Probably the most notable thing to mention about the Celestron Nexstar 8SE is that its star alignment is very easy to get the hang of. Being computerized allows you to find thousands of different stars and constellations in the night sky without having to worry about searching for them yourself. It really is astronomy made easy.
Essentially, you’ll be able to spot (almost) every single celestial body in our solar system as Nexstar 8SE packs an exquisite 8-inch mirror that boasts up to 480x magnification. This includes phases of Mercury & Venus, every single detail of the Moon, Mars’s ice caps, dust storms, or albedo shading, Jupiter’s bands and its moons, rings of Saturn, and then finally, Neptune and Triton.
Of course, you’ll need to position your 8SE appropriately and pray for at least decent weather, but the former shouldn’t be a problem given the fact that this telescope boasts exceptional transportability.
The Nexstar 8SE has a large optical tube that makes it instantly recognisable amounts other telescopes. This optical tube weighs around 10kg, and is the bulk of the weight of the scope. But, this is where all the magic happens. It’s optics are coated in the Celestron Starbright XLT coatings, which allows the telescope to gather a lot of light.
It’s mounted on a Computerized Altitude-Azimuth Single Fork Arm Mount, which is perfect for those who are looking for simplicity.
In a nutshell, the best things about Celestron’s Nexstar 8SE are that it offers superb optics, it is lightweight and fairly light, and its Goto tracking is absolutely phenomenal. The sheer fact that you can take a peek outside the realms of our solar system with it speaks volumes about its optical quality, which is obviously its main forte.
The mount of Nexstar 8SE is one of the finest telescope mounts on the market of today. It’s a computerized modified alt-azimuth single-fork mount boasting 12 pounds of load capacity, an accessory tray, nine slew speeds, as well as Sidereal, Solar & Lunar tracking rates. The fact that it is lightweight and durable enough to withstand so much weight gives us a clear perception of just how great it is for on-field use.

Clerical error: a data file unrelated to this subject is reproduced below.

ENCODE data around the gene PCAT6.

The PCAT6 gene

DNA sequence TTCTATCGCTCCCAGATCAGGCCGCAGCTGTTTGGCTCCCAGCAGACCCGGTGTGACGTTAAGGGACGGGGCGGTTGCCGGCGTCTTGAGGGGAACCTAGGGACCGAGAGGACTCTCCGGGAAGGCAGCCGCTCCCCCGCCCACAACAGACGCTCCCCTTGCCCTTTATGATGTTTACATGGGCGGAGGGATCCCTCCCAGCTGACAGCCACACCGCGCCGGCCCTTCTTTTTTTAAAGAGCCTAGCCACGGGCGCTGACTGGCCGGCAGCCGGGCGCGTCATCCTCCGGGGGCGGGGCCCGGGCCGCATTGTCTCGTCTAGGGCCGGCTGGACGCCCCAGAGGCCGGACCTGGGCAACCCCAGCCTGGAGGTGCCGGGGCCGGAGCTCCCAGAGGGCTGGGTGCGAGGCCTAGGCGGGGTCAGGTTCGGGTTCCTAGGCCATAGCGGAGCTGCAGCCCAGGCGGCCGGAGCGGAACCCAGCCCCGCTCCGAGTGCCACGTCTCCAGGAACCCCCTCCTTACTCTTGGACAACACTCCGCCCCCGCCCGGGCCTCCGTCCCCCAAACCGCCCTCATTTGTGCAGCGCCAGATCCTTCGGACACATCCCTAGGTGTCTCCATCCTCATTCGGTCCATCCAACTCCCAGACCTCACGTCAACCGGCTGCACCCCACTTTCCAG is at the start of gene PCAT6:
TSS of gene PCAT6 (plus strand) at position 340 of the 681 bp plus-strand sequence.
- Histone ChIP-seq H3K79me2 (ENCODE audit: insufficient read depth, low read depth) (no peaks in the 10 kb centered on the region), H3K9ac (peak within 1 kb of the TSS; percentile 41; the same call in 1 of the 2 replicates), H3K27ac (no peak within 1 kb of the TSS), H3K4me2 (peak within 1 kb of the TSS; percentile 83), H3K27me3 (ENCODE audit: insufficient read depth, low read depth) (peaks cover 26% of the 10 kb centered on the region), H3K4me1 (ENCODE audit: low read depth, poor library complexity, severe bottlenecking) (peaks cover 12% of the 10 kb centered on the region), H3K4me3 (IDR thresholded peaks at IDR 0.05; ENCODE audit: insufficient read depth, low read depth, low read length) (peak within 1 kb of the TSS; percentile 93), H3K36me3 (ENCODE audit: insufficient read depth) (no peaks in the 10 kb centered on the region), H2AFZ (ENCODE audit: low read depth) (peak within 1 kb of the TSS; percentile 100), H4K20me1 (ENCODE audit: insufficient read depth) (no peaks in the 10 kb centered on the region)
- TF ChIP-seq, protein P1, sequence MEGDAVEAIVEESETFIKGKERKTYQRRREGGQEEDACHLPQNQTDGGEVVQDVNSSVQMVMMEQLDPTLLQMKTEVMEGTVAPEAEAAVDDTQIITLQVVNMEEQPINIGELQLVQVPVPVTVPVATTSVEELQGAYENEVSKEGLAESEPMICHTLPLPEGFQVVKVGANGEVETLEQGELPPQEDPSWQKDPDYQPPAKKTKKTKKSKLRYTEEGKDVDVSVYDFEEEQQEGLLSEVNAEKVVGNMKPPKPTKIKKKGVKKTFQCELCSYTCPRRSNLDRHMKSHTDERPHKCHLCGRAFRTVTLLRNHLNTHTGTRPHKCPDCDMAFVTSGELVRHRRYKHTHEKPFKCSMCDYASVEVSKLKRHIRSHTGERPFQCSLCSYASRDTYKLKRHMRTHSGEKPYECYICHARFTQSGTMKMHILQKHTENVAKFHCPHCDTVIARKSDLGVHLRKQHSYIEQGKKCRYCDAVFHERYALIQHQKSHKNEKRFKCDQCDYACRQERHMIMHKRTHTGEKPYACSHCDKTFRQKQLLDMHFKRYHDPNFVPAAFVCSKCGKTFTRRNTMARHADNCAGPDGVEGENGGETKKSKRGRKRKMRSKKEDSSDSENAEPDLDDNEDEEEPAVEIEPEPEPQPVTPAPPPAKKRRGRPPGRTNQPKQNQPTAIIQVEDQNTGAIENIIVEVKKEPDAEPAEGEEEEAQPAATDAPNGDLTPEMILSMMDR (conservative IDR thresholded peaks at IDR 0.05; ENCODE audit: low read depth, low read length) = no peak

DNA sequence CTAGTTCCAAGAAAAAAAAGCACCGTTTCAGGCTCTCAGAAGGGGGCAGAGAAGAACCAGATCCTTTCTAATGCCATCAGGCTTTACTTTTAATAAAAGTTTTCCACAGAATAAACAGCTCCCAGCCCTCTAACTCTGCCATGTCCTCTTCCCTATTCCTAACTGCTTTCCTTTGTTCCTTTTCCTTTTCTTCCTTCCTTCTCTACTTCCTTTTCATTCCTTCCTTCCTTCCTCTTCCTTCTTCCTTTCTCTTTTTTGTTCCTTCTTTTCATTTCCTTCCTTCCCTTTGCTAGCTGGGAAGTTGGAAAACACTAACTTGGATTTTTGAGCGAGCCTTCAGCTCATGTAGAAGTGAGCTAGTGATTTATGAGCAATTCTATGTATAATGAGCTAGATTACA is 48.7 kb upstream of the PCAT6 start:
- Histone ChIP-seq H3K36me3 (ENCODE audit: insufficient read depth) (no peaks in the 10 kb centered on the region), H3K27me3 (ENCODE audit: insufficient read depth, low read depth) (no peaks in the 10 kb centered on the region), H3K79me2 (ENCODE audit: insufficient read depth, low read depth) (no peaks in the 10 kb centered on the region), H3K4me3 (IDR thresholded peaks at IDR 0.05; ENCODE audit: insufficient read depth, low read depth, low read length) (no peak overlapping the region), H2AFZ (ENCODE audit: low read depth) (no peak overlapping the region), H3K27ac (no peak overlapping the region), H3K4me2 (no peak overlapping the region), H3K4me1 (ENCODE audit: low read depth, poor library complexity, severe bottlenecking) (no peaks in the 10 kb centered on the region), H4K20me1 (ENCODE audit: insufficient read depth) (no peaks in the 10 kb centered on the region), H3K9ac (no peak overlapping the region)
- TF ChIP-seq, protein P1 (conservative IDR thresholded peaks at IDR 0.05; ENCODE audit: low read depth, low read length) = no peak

The best thing about it, however, is that it comes with a pre-installed NexStar+ Database, which is comprised of over 40,000 celestial objects and 200 user-defined programmable objects. This is a really extensive object database, and for beginners who have no idea what viewing position they need, it can prove to be invaluable.
What’s more, you’ll be set to use it straight out of the box as it also comes with integrated Celestron’s Starry-Night software and the Sky Portal app. Overall, this is definitely one of the best telescopes you can find in the price range.
The main downsides of this telescope are its somewhat limited battery and flimsiness of some of its parts. Both of these ‘downfalls’ of sorts shouldn’t present much trouble as they are amendable. Maintain your telescope well and you can rest assured that the plastic parts survive for years and years. On another hand, batteries can always be changed or recharged, so this is definitely not a long-term issue or a fault in 8SE’s design.
With the battery of the 8SE, it really makes it necessary for you either to have a ton of batteries to use, or preferably a power source. This means that in terms of portability, it isn’t one of the better choices available on the market right now. But if you’re just looking for something to use at home, then this likely won’t make much of a difference for you.
Ever since its invention, the telescope was a marvellous contraption – even the simplest designs were pretty complex in nature, and they offered the world what was deemed impossible at the time, which is a glimpse into the vast, wide unknown.
And even though it’s more than clear that massive leaps and advancements in technology in this particular sphere have made telescopes even more mind-boggling, Celestron’s Nexstar 8SE took it onto an entirely different level. The 8 inch primary mirror does make a huge difference in terms of light transmission, and when you combine that with a long focal length, this really is one of the better computerized telescopes you can find in the current market.
Although it is just slightly pricier in comparison to an average telescope, Celestron’s Nexstar 8SE offers so much; in fact, most similarly priced models are of subpar quality in virtually every aspect of performance, starting with the quality of the optics, over the quality of the mount, down to its versatility. We highly recommend it to everyone and anyone looking to get the most value for their money.